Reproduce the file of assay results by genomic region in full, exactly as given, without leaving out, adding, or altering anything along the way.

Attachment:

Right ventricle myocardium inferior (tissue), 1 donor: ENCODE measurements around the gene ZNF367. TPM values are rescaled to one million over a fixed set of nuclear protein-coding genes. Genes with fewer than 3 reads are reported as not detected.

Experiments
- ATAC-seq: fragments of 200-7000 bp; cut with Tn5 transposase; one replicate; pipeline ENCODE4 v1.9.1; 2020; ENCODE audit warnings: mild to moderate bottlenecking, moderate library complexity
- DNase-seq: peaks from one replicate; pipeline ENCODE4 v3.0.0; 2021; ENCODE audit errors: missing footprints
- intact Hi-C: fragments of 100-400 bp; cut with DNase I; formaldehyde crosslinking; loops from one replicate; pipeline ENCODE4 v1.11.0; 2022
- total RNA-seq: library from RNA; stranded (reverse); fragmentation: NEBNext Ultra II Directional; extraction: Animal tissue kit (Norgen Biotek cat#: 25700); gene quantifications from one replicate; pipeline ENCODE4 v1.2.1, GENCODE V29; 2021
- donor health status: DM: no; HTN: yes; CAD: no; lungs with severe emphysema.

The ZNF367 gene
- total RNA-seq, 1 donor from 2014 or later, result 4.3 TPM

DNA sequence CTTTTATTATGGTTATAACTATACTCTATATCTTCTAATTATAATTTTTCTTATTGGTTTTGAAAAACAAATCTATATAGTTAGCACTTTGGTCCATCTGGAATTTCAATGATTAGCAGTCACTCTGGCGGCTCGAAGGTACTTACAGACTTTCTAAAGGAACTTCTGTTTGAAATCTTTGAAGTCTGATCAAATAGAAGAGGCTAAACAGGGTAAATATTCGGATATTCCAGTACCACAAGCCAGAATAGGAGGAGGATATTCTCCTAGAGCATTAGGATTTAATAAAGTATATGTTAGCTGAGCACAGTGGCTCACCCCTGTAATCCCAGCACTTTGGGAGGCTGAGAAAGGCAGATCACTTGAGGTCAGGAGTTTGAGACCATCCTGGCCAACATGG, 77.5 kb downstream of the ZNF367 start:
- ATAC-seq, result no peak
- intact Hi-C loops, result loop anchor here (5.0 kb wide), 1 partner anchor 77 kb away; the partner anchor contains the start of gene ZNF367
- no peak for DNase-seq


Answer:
Right ventricle myocardium inferior (tissue), 1 donor: ENCODE measurements around the gene ZNF367. TPM values are rescaled to one million over a fixed set of nuclear protein-coding genes. Genes with fewer than 3 reads are reported as not detected.

Experiments
- ATAC-seq: fragments of 200-7000 bp; cut with Tn5 transposase; one replicate; pipeline ENCODE4 v1.9.1; 2020; ENCODE audit warnings: mild to moderate bottlenecking, moderate library complexity
- DNase-seq: peaks from one replicate; pipeline ENCODE4 v3.0.0; 2021; ENCODE audit errors: missing footprints
- intact Hi-C: fragments of 100-400 bp; cut with DNase I; formaldehyde crosslinking; loops from one replicate; pipeline ENCODE4 v1.11.0; 2022
- total RNA-seq: library from RNA; stranded (reverse); fragmentation: NEBNext Ultra II Directional; extraction: Animal tissue kit (Norgen Biotek cat#: 25700); gene quantifications from one replicate; pipeline ENCODE4 v1.2.1, GENCODE V29; 2021
- donor health status: DM: no; HTN: yes; CAD: no; lungs with severe emphysema.

The ZNF367 gene
- total RNA-seq, 1 donor from 2014 or later, result 4.3 TPM

DNA sequence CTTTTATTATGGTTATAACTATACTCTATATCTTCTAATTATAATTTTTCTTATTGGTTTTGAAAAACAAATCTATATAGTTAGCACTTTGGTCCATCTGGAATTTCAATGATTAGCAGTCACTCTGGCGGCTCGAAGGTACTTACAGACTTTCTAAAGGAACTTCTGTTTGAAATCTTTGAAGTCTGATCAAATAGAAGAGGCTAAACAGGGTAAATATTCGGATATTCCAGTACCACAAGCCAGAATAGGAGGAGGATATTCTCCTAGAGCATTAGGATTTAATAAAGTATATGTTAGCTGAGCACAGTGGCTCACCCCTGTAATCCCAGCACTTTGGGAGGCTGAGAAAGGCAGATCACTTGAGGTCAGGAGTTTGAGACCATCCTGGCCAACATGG, 77.5 kb downstream of the ZNF367 start:
- ATAC-seq, result no peak
- intact Hi-C loops, result loop anchor here (5.0 kb wide), 1 partner anchor 77 kb away; the partner anchor contains the start of gene ZNF367
- no peak for DNase-seq